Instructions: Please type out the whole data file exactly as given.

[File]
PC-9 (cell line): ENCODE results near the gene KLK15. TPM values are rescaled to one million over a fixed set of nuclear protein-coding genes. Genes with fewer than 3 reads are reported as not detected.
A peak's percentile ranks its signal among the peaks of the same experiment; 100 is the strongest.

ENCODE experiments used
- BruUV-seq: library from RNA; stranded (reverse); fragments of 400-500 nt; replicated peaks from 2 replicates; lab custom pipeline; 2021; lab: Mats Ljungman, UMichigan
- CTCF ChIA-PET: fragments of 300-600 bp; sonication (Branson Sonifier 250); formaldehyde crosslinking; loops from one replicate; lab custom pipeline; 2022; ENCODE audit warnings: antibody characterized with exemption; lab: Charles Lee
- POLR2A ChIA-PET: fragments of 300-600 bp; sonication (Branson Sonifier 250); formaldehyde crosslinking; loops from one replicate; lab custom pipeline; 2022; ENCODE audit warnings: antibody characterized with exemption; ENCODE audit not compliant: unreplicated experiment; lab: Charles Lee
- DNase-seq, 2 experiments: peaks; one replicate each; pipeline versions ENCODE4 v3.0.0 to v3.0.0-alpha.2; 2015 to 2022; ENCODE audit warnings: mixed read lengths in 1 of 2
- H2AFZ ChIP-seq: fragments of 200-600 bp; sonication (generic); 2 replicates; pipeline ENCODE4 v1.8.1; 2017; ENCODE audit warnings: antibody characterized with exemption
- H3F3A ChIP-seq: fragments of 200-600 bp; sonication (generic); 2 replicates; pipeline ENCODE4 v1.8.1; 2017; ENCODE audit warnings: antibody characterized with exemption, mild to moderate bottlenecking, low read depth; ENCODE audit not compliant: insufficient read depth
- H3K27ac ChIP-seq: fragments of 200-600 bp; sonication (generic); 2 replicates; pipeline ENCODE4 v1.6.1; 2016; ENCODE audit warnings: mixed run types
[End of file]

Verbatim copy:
PC-9 (cell line): ENCODE results near the gene KLK15. TPM values are rescaled to one million over a fixed set of nuclear protein-coding genes. Genes with fewer than 3 reads are reported as not detected.
A peak's percentile ranks its signal among the peaks of the same experiment; 100 is the strongest.

ENCODE experiments used
- BruUV-seq: library from RNA; stranded (reverse); fragments of 400-500 nt; replicated peaks from 2 replicates; lab custom pipeline; 2021; lab: Mats Ljungman, UMichigan
- CTCF ChIA-PET: fragments of 300-600 bp; sonication (Branson Sonifier 250); formaldehyde crosslinking; loops from one replicate; lab custom pipeline; 2022; ENCODE audit warnings: antibody characterized with exemption; lab: Charles Lee
- POLR2A ChIA-PET: fragments of 300-600 bp; sonication (Branson Sonifier 250); formaldehyde crosslinking; loops from one replicate; lab custom pipeline; 2022; ENCODE audit warnings: antibody characterized with exemption; ENCODE audit not compliant: unreplicated experiment; lab: Charles Lee
- DNase-seq, 2 experiments: peaks; one replicate each; pipeline versions ENCODE4 v3.0.0 to v3.0.0-alpha.2; 2015 to 2022; ENCODE audit warnings: mixed read lengths in 1 of 2
- H2AFZ ChIP-seq: fragments of 200-600 bp; sonication (generic); 2 replicates; pipeline ENCODE4 v1.8.1; 2017; ENCODE audit warnings: antibody characterized with exemption
- H3F3A ChIP-seq: fragments of 200-600 bp; sonication (generic); 2 replicates; pipeline ENCODE4 v1.8.1; 2017; ENCODE audit warnings: antibody characterized with exemption, mild to moderate bottlenecking, low read depth; ENCODE audit not compliant: insufficient read depth
- H3K27ac ChIP-seq: fragments of 200-600 bp; sonication (generic); 2 replicates; pipeline ENCODE4 v1.6.1; 2016; ENCODE audit warnings: mixed run types